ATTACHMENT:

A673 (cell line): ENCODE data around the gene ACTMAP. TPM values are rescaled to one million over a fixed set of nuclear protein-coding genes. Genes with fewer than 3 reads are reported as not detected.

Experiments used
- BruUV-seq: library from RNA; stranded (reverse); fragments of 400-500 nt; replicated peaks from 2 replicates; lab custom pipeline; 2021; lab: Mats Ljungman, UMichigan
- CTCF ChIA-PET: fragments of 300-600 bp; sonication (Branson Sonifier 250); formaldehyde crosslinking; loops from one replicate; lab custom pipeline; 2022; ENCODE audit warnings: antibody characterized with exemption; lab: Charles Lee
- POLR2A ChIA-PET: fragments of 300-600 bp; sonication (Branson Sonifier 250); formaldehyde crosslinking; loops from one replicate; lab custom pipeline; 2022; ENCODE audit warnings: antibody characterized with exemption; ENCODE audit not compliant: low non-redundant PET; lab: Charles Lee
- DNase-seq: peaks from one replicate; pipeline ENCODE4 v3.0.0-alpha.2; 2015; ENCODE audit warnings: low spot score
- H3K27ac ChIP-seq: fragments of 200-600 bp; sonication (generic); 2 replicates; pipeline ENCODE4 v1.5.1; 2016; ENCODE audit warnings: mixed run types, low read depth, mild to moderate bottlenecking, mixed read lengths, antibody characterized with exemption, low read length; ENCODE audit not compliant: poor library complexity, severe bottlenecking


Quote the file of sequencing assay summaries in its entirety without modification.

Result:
A673 (cell line): ENCODE data around the gene ACTMAP. TPM values are rescaled to one million over a fixed set of nuclear protein-coding genes. Genes with fewer than 3 reads are reported as not detected.

Experiments used
- BruUV-seq: library from RNA; stranded (reverse); fragments of 400-500 nt; replicated peaks from 2 replicates; lab custom pipeline; 2021; lab: Mats Ljungman, UMichigan
- CTCF ChIA-PET: fragments of 300-600 bp; sonication (Branson Sonifier 250); formaldehyde crosslinking; loops from one replicate; lab custom pipeline; 2022; ENCODE audit warnings: antibody characterized with exemption; lab: Charles Lee
- POLR2A ChIA-PET: fragments of 300-600 bp; sonication (Branson Sonifier 250); formaldehyde crosslinking; loops from one replicate; lab custom pipeline; 2022; ENCODE audit warnings: antibody characterized with exemption; ENCODE audit not compliant: low non-redundant PET; lab: Charles Lee
- DNase-seq: peaks from one replicate; pipeline ENCODE4 v3.0.0-alpha.2; 2015; ENCODE audit warnings: low spot score
- H3K27ac ChIP-seq: fragments of 200-600 bp; sonication (generic); 2 replicates; pipeline ENCODE4 v1.5.1; 2016; ENCODE audit warnings: mixed run types, low read depth, mild to moderate bottlenecking, mixed read lengths, antibody characterized with exemption, low read length; ENCODE audit not compliant: poor library complexity, severe bottlenecking